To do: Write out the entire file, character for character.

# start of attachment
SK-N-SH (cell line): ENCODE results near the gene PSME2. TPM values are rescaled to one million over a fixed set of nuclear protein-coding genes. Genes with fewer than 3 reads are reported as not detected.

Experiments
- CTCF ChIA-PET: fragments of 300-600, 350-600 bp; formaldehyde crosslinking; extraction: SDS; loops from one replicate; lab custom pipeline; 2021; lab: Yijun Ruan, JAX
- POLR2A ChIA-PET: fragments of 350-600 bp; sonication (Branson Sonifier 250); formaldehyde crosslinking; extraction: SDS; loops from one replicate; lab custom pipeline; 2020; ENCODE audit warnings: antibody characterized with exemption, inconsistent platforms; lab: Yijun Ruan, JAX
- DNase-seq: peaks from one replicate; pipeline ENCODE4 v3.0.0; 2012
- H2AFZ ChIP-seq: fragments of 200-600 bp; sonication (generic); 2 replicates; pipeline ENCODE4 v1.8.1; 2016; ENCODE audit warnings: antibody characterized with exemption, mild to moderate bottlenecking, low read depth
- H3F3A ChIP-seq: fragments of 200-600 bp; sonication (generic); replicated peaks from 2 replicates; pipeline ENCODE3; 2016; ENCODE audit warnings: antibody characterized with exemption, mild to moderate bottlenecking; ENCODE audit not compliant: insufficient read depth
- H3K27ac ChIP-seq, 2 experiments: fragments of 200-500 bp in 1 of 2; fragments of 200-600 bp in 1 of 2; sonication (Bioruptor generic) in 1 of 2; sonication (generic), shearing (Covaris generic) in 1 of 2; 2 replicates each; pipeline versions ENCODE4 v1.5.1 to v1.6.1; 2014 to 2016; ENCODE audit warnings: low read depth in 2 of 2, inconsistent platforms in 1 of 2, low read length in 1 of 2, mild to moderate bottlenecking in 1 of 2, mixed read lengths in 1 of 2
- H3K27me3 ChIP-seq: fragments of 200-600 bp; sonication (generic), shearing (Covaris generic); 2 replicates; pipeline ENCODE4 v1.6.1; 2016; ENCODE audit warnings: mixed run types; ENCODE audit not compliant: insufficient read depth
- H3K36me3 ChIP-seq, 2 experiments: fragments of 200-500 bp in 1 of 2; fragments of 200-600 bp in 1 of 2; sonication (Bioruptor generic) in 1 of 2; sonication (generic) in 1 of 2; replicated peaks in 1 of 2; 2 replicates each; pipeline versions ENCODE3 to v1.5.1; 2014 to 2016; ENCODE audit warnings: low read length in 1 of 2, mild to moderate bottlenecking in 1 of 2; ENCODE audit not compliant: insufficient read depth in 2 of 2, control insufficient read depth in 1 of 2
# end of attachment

SK-N-SH (cell line): ENCODE results near the gene PSME2. TPM values are rescaled to one million over a fixed set of nuclear protein-coding genes. Genes with fewer than 3 reads are reported as not detected.

Experiments
- CTCF ChIA-PET: fragments of 300-600, 350-600 bp; formaldehyde crosslinking; extraction: SDS; loops from one replicate; lab custom pipeline; 2021; lab: Yijun Ruan, JAX
- POLR2A ChIA-PET: fragments of 350-600 bp; sonication (Branson Sonifier 250); formaldehyde crosslinking; extraction: SDS; loops from one replicate; lab custom pipeline; 2020; ENCODE audit warnings: antibody characterized with exemption, inconsistent platforms; lab: Yijun Ruan, JAX
- DNase-seq: peaks from one replicate; pipeline ENCODE4 v3.0.0; 2012
- H2AFZ ChIP-seq: fragments of 200-600 bp; sonication (generic); 2 replicates; pipeline ENCODE4 v1.8.1; 2016; ENCODE audit warnings: antibody characterized with exemption, mild to moderate bottlenecking, low read depth
- H3F3A ChIP-seq: fragments of 200-600 bp; sonication (generic); replicated peaks from 2 replicates; pipeline ENCODE3; 2016; ENCODE audit warnings: antibody characterized with exemption, mild to moderate bottlenecking; ENCODE audit not compliant: insufficient read depth
- H3K27ac ChIP-seq, 2 experiments: fragments of 200-500 bp in 1 of 2; fragments of 200-600 bp in 1 of 2; sonication (Bioruptor generic) in 1 of 2; sonication (generic), shearing (Covaris generic) in 1 of 2; 2 replicates each; pipeline versions ENCODE4 v1.5.1 to v1.6.1; 2014 to 2016; ENCODE audit warnings: low read depth in 2 of 2, inconsistent platforms in 1 of 2, low read length in 1 of 2, mild to moderate bottlenecking in 1 of 2, mixed read lengths in 1 of 2
- H3K27me3 ChIP-seq: fragments of 200-600 bp; sonication (generic), shearing (Covaris generic); 2 replicates; pipeline ENCODE4 v1.6.1; 2016; ENCODE audit warnings: mixed run types; ENCODE audit not compliant: insufficient read depth
- H3K36me3 ChIP-seq, 2 experiments: fragments of 200-500 bp in 1 of 2; fragments of 200-600 bp in 1 of 2; sonication (Bioruptor generic) in 1 of 2; sonication (generic) in 1 of 2; replicated peaks in 1 of 2; 2 replicates each; pipeline versions ENCODE3 to v1.5.1; 2014 to 2016; ENCODE audit warnings: low read length in 1 of 2, mild to moderate bottlenecking in 1 of 2; ENCODE audit not compliant: insufficient read depth in 2 of 2, control insufficient read depth in 1 of 2